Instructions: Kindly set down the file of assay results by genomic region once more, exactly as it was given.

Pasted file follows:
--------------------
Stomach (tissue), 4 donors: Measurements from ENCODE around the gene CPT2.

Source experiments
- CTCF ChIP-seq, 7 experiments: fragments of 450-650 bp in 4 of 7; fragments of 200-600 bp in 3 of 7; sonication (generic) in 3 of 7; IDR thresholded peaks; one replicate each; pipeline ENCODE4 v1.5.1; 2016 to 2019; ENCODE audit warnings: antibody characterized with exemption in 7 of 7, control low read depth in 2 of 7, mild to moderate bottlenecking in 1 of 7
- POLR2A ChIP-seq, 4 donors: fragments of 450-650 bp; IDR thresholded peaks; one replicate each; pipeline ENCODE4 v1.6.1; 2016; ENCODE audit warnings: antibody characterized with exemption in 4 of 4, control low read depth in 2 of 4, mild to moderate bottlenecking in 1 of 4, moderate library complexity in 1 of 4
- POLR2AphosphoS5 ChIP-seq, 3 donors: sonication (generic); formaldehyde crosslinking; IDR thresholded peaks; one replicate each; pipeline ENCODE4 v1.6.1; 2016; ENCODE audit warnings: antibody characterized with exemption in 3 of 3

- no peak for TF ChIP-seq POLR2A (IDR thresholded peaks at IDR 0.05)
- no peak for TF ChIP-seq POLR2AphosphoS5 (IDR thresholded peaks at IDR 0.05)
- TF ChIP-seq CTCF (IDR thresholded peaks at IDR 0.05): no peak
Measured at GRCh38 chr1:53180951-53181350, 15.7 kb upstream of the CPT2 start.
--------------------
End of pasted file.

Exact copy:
Stomach (tissue), 4 donors: Measurements from ENCODE around the gene CPT2.

Source experiments
- CTCF ChIP-seq, 7 experiments: fragments of 450-650 bp in 4 of 7; fragments of 200-600 bp in 3 of 7; sonication (generic) in 3 of 7; IDR thresholded peaks; one replicate each; pipeline ENCODE4 v1.5.1; 2016 to 2019; ENCODE audit warnings: antibody characterized with exemption in 7 of 7, control low read depth in 2 of 7, mild to moderate bottlenecking in 1 of 7
- POLR2A ChIP-seq, 4 donors: fragments of 450-650 bp; IDR thresholded peaks; one replicate each; pipeline ENCODE4 v1.6.1; 2016; ENCODE audit warnings: antibody characterized with exemption in 4 of 4, control low read depth in 2 of 4, mild to moderate bottlenecking in 1 of 4, moderate library complexity in 1 of 4
- POLR2AphosphoS5 ChIP-seq, 3 donors: sonication (generic); formaldehyde crosslinking; IDR thresholded peaks; one replicate each; pipeline ENCODE4 v1.6.1; 2016; ENCODE audit warnings: antibody characterized with exemption in 3 of 3

- no peak for TF ChIP-seq POLR2A (IDR thresholded peaks at IDR 0.05)
- no peak for TF ChIP-seq POLR2AphosphoS5 (IDR thresholded peaks at IDR 0.05)
- TF ChIP-seq CTCF (IDR thresholded peaks at IDR 0.05): no peak
Measured at GRCh38 chr1:53180951-53181350, 15.7 kb upstream of the CPT2 start.